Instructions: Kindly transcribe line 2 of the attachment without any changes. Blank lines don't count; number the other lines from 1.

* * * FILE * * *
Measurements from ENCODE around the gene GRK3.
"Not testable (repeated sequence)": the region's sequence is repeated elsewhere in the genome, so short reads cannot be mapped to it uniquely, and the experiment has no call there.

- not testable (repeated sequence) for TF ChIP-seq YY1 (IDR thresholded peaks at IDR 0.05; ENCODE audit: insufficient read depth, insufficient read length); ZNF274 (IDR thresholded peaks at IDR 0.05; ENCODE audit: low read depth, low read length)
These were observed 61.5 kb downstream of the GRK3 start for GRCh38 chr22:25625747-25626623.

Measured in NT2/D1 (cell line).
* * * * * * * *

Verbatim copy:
"Not testable (repeated sequence)": the region's sequence is repeated elsewhere in the genome, so short reads cannot be mapped to it uniquely, and the experiment has no call there.